Pilgrimage Hiking

Walking in nature is a very healthy thing to do. It’s exercise, it fills your lungs with good air and your eyes with beauty, it reduces stress and blood pressure and depression. It is a sacred activity and, all by itself, constitutes an “informal” Atheopagan ritual.

This article is about adding a symbolic, ritual dimension to a hike in nature: turning a walk into a pilgrimage to a special place with meaning and significance.

Here’s how:

1. Identify a destination for your hike: a spring, a pool, a waterfall, a rock formation, a particular stand of trees, a mountaintop, a spectacular overlook.

2. Decide what that destination stands for (a theme or intention for the ritual), and name it: “The Fountain of Good Fortune”;  “The Glade of Restoration”; “The Pillar of the Ancestors”. It is to this destination that your pilgrimage will proceed.

3. Bring a libation to pour, or other (completely non-artificial, non-aesthetically-displeasing) offerings. Be aware of the potential impact of any food items on wildlife: non-toxic flowers, nuts and thin-skinned fruits are generally okay; bread and citrus fruit are not.

4. At the outset of your hike, prepare yourself by observing a moment of silence and contemplating the goal of your pilgrimage. Any special practices you prefer for centering and calming your mind are appropriate here.

5. As you walk, identify “special places” along the way—a large tree or one with a hole in it, for example, or a rock outcropping, or a spring: anywhere that seems special—where you will pour a libation or leave a little offering. Make each offering “in the name of” a Quality with which you wish to imbue your pilgrimage or a commitment you make in the name of securing the blessings of the destination.

6. At your destination, set out symbolic items to create an impromptu Focus. Make your final offering and speak your wishes at having completed your pilgrimage. You may want to stay and eat a snack at the destination, to “share a meal” with the essence of the place. If it’s a water source, you may want to gather a little water in a bottle and keep it for usage in rituals later.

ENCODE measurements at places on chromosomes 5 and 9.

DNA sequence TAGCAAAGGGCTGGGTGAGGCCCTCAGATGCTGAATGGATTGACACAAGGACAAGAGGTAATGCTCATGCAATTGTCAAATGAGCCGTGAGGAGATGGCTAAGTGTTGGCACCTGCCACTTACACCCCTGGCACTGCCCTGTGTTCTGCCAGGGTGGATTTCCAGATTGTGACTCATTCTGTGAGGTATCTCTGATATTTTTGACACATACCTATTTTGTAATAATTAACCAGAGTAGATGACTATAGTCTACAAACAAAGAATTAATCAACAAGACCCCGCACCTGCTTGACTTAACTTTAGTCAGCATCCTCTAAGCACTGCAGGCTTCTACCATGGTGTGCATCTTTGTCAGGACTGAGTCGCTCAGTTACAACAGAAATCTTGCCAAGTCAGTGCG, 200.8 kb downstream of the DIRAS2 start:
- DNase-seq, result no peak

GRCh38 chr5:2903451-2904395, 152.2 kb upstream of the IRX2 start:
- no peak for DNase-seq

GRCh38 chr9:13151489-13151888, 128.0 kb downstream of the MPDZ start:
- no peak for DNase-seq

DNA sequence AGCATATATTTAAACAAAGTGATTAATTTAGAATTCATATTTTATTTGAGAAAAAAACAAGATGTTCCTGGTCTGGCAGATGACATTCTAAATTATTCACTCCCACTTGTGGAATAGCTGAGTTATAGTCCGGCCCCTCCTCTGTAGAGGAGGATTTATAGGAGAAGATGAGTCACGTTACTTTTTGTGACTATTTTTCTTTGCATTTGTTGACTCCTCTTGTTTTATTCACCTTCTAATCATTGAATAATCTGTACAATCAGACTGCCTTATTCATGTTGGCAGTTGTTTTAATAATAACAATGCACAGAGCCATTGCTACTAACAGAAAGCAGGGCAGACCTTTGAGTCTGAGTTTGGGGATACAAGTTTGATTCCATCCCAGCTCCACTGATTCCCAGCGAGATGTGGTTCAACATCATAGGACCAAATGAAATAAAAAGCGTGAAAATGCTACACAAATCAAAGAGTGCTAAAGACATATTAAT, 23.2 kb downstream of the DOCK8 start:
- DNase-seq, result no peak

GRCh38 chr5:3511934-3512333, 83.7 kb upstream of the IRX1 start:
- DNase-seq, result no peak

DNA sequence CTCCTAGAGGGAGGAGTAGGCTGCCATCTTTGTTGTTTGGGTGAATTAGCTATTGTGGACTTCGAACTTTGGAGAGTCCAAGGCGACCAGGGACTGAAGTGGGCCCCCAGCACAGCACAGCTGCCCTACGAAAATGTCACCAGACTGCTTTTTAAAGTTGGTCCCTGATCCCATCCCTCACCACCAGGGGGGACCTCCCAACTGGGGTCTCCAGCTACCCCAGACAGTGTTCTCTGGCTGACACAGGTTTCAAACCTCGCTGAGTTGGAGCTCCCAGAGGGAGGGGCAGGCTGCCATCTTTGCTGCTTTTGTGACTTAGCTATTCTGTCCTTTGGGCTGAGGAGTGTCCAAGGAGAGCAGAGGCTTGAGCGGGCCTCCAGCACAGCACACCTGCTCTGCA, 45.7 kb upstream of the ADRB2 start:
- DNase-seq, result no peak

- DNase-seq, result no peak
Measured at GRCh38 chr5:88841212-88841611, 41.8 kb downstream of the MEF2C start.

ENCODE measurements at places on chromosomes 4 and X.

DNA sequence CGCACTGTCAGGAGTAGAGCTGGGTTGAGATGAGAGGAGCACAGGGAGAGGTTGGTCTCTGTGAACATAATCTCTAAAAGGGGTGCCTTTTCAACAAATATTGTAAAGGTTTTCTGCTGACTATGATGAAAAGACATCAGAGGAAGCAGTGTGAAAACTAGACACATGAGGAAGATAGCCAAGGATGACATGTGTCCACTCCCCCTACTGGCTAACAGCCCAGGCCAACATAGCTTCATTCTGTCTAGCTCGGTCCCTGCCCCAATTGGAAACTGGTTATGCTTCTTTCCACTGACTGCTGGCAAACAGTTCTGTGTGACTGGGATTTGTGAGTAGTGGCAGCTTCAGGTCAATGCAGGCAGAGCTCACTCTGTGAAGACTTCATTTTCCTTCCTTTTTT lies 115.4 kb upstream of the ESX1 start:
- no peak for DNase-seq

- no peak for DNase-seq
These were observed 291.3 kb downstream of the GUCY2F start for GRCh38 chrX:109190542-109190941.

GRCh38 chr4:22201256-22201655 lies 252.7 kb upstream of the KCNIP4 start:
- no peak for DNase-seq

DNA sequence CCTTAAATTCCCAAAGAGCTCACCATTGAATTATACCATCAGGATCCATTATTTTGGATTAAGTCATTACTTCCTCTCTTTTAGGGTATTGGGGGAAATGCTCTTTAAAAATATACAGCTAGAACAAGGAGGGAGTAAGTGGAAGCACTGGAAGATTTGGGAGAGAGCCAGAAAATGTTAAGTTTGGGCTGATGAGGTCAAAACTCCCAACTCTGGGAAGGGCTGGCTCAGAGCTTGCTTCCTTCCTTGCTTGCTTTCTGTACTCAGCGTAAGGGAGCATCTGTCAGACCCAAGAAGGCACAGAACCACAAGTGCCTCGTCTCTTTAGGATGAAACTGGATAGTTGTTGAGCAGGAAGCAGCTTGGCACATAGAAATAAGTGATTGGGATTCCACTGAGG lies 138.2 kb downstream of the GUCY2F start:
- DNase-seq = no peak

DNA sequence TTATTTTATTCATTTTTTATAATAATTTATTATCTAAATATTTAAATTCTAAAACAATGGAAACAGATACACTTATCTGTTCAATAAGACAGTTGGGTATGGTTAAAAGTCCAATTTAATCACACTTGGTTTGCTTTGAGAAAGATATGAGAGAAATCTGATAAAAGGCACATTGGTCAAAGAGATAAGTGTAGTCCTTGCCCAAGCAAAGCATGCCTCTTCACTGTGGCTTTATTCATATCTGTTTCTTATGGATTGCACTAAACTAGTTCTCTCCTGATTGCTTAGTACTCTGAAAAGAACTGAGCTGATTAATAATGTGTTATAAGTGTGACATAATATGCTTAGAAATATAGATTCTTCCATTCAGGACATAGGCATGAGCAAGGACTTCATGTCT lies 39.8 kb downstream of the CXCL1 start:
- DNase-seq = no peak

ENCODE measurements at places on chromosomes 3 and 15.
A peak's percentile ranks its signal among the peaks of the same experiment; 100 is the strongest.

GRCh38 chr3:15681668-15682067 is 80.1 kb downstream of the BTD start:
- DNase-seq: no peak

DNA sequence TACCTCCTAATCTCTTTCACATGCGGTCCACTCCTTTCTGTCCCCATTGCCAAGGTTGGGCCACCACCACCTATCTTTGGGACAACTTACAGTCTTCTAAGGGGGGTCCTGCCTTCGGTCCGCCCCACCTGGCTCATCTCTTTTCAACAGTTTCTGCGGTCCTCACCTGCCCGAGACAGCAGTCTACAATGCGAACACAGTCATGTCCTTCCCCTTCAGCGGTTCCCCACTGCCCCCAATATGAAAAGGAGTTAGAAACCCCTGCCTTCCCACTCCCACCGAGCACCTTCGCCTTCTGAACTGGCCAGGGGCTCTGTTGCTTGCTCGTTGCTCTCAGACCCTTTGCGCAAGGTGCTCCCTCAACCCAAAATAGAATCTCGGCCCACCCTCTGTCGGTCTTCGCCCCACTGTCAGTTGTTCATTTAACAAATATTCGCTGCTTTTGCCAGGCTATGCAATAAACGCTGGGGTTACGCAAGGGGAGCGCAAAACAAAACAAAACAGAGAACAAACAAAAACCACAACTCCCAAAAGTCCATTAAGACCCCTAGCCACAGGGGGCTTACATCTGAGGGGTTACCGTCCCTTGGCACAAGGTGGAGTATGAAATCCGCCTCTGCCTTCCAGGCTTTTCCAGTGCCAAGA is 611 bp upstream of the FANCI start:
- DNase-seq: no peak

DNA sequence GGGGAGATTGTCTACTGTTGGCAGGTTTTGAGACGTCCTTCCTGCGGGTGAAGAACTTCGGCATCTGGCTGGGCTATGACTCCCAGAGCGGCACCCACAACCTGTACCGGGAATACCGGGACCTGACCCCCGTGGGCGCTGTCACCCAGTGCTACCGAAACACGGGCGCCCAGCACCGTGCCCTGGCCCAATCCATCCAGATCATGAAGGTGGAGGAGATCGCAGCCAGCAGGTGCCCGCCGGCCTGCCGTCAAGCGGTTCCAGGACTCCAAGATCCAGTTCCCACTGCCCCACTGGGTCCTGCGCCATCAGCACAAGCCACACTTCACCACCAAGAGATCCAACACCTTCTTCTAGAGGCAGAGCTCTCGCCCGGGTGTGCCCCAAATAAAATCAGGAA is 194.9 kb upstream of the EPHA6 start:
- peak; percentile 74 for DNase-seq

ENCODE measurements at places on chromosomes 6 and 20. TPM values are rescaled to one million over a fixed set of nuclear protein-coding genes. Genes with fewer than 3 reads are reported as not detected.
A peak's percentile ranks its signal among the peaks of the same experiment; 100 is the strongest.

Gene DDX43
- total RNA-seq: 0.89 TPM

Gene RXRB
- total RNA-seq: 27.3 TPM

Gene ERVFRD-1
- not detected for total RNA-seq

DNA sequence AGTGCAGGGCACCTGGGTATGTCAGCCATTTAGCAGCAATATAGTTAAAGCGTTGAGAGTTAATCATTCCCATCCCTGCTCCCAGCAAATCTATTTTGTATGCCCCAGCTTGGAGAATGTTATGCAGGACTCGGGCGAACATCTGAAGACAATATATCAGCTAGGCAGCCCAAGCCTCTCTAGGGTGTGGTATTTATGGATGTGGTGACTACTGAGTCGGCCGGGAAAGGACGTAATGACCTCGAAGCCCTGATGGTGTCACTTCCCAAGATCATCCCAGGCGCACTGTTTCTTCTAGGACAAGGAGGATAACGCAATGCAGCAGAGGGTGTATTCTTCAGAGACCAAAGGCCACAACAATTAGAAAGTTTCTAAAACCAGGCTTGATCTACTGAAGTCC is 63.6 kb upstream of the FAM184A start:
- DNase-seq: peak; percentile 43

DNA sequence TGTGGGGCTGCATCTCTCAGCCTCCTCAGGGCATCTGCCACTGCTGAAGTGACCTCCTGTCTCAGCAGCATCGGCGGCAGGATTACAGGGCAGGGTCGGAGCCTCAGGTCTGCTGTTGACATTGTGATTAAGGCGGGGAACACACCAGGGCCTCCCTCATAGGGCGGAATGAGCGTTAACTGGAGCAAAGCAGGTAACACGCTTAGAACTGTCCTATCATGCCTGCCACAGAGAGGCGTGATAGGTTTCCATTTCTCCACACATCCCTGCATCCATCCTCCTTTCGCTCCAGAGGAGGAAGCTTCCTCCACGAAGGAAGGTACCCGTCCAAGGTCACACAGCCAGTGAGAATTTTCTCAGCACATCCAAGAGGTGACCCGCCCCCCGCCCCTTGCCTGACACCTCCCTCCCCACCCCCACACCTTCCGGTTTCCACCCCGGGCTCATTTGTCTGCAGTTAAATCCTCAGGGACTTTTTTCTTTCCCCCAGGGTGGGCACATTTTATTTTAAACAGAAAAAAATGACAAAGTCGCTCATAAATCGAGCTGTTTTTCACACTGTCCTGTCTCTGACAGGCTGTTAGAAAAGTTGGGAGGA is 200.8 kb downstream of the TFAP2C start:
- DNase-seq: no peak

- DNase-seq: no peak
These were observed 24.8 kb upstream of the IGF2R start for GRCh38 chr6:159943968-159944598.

7. Thank the place for its blessings before you go, pack up your Focus and leave the destination looking as you found it (save, perhaps, for a small, biodegradable offering).

Pilgrimage hiking can help us to “overlay” a sacred, metaphorical landscape of symbolic meaning over the physical landscapes of the natural places we love. Over time, your landscape can come to be filled with special places that have particular meanings. Perhaps you can develop mythology to explain why these places are associated with these meanings.

In any case, it’s a way to enjoy our sojourns in nature in a different, intentional way.

Give it a try!

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6 thoughts on “Pilgrimage Hiking

  1. I did a pilgrimage to Darwin’s house once, and walked along his “thinking walk” (a loop of gravel path where he walked and thought about evolution) and had a conversation about evolution. Very satisfying.

    Liked by 1 person

    • The thick skins can take weeks or months to decay, and many animals can’t (or won’t) chew through them. Thin-skinned fruits don’t have that problem. Thanks for asking!

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      • Thank you for educating me about them! My conclusion is that I could leave peeled citrus fruits and take the peel back home to compost instead.

        What do you think about grains that have been cooked? For example rice and quinoa, I know they’re bad for birds when raw but if I cook them plainly (so soaked and boiled with nothing but maybe a little salt if I’d made it for myself) do you think that would cause trouble?

        Currently the only offerings I’m able to leave outside are water or the pieces of plants, shells, etc that I’ve found and then return later after being on my altar, so this is mostly about future knowledge.

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